What You Should Consider

What is a caregiver?

A caregiver provides assistance in meeting the daily needs of another person. Caregivers are referred to as either "formal" or "informal." "Formal" caregivers are paid for their services and have had training and education in providing care. This may include services from home health agencies and other trained professionals.

"Informal" caregivers, also called family caregivers, are persons who provide care to family or friends usually without payment. A caregiver provides care, generally in the home environment, for an aging parent, spouse, other relative, or unrelated person, or for an ill, or disabled person. These tasks may include transportation, grocery shopping, housework, preparing meals, as well as giving assistance with getting dressed, getting out of bed, help with eating, and incontinence.

If you fit the description of a family, or "informal" caregiver, you are not alone. According to the American Association of Retired Persons (AARP) and the National Alliance for Caregiving (NAC), estimates of 44.4 million Americans provide care as "informal" caregivers to people ages 18 years or older.

The majority of caregivers are women with the average age of 46; however, 39 percent or 4 in 10 men are also caregivers. It is also a myth that most of the elderly are cared for in nursing homes in the US; rather, most long-term care is provided by caregivers in the home.

Family member or a private caregiver: What should be considered?

Caring for an ill, aging, or disabled person can be a rewarding experience. However, depending on the level of care required and other demands on the caregiver's time and energy, it can also become an overwhelming responsibility. When this occurs, it may be time to explore other home health care options, such as hiring a private caregiver. Here are some questions to ask yourself when considering a private caregiver:

·         How much time is required to help care for the individual at home? Is this likely to increase or decrease over time?

·         What skill level is necessary to provide the best care for the individual at home?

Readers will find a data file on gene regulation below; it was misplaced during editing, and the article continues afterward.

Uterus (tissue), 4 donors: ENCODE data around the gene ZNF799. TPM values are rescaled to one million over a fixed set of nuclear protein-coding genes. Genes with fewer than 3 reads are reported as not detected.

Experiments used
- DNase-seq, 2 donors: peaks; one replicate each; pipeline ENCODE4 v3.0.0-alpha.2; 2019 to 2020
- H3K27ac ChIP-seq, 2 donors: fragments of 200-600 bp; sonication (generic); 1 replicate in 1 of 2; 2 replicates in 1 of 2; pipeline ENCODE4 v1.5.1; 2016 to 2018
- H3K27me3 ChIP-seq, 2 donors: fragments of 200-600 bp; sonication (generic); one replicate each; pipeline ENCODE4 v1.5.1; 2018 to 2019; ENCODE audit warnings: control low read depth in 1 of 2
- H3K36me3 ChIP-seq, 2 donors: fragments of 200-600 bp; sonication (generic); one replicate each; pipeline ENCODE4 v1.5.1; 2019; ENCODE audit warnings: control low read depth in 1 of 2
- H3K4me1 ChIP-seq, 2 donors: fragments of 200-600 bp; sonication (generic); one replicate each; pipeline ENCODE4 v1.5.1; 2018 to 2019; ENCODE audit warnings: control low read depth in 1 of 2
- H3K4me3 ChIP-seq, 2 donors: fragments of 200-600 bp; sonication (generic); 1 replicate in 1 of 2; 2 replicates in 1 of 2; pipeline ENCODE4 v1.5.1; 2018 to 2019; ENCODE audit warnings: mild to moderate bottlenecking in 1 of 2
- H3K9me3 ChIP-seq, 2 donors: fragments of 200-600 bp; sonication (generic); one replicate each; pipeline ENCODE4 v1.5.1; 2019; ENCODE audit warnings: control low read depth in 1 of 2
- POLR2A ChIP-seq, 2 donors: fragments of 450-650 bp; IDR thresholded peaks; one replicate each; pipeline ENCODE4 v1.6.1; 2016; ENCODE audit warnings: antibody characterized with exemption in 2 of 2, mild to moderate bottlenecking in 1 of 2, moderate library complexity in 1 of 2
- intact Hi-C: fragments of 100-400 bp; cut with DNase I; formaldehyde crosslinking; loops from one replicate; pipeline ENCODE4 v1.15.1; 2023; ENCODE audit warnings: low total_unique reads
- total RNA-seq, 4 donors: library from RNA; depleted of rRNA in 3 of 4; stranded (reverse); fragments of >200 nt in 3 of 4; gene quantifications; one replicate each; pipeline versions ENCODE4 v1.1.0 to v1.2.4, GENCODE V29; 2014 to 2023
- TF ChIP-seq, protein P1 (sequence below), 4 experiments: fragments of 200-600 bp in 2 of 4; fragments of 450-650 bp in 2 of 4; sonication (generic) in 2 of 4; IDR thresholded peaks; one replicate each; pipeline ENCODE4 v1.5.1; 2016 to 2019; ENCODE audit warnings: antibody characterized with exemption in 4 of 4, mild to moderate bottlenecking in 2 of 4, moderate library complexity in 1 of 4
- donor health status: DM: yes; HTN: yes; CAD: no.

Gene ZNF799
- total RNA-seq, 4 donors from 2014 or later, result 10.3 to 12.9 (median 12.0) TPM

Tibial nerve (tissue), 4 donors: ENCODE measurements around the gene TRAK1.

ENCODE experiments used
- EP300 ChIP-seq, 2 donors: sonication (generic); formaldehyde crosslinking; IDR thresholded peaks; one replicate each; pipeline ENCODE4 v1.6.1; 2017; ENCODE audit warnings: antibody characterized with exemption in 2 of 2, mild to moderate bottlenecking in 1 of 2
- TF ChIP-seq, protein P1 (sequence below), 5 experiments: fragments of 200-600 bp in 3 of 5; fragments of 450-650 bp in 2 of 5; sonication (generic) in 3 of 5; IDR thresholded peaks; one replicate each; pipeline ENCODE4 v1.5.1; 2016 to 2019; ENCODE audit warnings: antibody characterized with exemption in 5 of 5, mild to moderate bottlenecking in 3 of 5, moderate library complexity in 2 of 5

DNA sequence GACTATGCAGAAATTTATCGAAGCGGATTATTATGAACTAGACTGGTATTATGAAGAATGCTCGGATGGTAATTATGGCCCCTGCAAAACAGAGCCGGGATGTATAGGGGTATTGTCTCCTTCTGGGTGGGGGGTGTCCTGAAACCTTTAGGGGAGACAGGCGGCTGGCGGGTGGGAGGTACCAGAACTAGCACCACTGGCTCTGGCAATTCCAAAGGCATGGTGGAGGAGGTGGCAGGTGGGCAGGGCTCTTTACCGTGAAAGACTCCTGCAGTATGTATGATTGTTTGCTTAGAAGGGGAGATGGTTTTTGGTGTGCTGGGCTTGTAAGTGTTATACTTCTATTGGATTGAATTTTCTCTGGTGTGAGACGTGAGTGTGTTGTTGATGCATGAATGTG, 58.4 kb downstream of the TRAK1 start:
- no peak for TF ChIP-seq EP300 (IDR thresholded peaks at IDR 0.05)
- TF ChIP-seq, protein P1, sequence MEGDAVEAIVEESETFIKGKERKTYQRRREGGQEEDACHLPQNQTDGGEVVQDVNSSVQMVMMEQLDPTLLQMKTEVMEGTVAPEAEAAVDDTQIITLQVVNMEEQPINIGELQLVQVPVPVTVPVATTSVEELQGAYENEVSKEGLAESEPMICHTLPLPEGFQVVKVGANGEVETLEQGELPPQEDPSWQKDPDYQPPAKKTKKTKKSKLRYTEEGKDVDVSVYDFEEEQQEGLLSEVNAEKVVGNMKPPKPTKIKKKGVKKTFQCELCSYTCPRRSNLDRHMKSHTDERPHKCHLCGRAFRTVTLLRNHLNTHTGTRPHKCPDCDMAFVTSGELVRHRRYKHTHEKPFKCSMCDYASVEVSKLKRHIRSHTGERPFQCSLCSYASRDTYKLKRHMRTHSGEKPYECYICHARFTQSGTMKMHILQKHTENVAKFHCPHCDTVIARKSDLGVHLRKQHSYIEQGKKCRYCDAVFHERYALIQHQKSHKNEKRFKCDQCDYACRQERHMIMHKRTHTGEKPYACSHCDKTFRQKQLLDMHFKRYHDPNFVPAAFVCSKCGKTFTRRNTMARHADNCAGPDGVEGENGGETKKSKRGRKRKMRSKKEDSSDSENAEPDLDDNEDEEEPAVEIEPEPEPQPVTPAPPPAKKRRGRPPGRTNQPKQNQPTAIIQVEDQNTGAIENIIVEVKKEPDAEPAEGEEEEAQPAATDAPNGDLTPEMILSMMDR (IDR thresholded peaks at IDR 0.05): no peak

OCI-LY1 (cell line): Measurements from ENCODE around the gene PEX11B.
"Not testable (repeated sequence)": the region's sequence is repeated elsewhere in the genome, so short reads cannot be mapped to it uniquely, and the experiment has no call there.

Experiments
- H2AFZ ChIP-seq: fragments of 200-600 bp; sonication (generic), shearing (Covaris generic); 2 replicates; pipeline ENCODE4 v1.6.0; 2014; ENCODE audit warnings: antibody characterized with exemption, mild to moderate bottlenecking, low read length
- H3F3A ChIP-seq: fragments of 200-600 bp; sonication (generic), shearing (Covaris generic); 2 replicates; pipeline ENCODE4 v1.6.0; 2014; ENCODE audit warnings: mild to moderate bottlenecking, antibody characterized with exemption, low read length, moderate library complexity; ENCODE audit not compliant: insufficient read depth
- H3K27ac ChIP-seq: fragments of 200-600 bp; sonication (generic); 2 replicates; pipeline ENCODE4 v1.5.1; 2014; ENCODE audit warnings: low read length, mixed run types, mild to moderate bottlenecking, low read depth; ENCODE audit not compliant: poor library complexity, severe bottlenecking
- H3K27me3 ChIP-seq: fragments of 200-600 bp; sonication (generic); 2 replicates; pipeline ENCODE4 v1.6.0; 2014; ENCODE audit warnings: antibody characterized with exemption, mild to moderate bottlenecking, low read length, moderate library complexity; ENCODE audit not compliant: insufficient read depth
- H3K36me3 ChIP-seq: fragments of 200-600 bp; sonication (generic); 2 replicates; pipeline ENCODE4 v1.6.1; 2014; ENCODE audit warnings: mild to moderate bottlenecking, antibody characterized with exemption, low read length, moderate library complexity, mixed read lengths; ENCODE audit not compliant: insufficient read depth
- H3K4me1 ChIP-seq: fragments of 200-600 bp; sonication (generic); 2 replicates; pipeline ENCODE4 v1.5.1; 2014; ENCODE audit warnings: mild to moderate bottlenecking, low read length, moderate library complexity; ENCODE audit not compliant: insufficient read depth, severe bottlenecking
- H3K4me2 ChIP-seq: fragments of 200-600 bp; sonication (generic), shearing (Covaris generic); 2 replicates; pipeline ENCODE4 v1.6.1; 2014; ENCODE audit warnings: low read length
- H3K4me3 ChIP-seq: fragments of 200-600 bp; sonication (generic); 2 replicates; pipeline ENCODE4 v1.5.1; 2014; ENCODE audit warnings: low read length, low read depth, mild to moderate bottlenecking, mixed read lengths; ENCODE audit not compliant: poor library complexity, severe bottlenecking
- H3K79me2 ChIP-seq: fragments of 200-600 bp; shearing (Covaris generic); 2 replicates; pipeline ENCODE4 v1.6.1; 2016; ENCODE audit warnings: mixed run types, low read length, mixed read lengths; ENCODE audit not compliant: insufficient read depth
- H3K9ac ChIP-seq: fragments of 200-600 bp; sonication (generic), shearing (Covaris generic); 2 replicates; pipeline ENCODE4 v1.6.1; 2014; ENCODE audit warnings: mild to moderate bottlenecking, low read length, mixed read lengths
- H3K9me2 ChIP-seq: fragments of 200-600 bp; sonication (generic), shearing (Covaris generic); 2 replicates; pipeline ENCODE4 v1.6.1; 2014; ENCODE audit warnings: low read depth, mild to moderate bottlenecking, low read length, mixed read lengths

·         Are family members and friends capable of providing the necessary care without any one individual becoming overburdened?

·         How does the ill, aging, or disabled individual feel about having a private caregiver assist with his/her care? Is he/she comfortable with the idea of a private caregiver? Does he/she understand the caregiver's need for care assistance?

If the decision is made to hire a private caregiver, you will want to explore many options. Also, it will be important to acknowledge and include the care recipient's preferences. Consider the following questions in your search for appropriate care:

·         What services would be required of the caregiver? (Try writing a job description outlining exactly what would be expected of a caregiver.)

·         Is the individual employed by an agency or organization licensed by the state?

·         What specific services will the caregiver provide, and will these services match your job description?

·         Will the same person or persons always be available, or will it be necessary to adjust to many different caregivers?

·         Does the agency or organization offer flexibility, making care available on weekends, at nights, and on holidays, for example?

·         How does the agency or organization ensure that its employees treat their patients and patient families with respect?

Choosing a provider:

Finding appropriate providers requires some research. When looking for a provider, consider the following:

·         quality of care

·         availability of services

·         personnel training and expertise

Evaluating the quality of a provider:

When evaluating the quality of a provider, you may encounter the following terms:

·         Licensure - Some states require providers to have licenses to operate. Basic legal and operating requirements mandated by the state must be met to obtain a license.

·         Bonding - A bond is a type of insurance policy for a provider. To become "bonded," a provider must pay a set amount. The bond protects the provider from bankruptcy in the event of a lawsuit by a consumer.

·         Certification - State certification by state departments.

·         Accreditation - Nationally recognized accrediting organizations evaluate and accredit quality health care services. A provider must voluntarily seek out this accreditation. Some organizations who accredit home health care include:

o    Accreditation Commission for Home Care, Inc.

o    National Home Caring Council

Questions to ask when choosing a provider:

When choosing a provider, consider asking the following questions:

·         Does the provider have literature describing its services, cost, and funding?

·         Is an evaluation of the patient's home healthcare needs required?

·         Is there a written plan of care for the patient?

·         When are caregivers available?

·         Is there a supervisor on-call 24 hours a day?

·         Can the provider ensure patient confidentiality?

·         How is quality of care and services monitored?

·         What types of payments are accepted?



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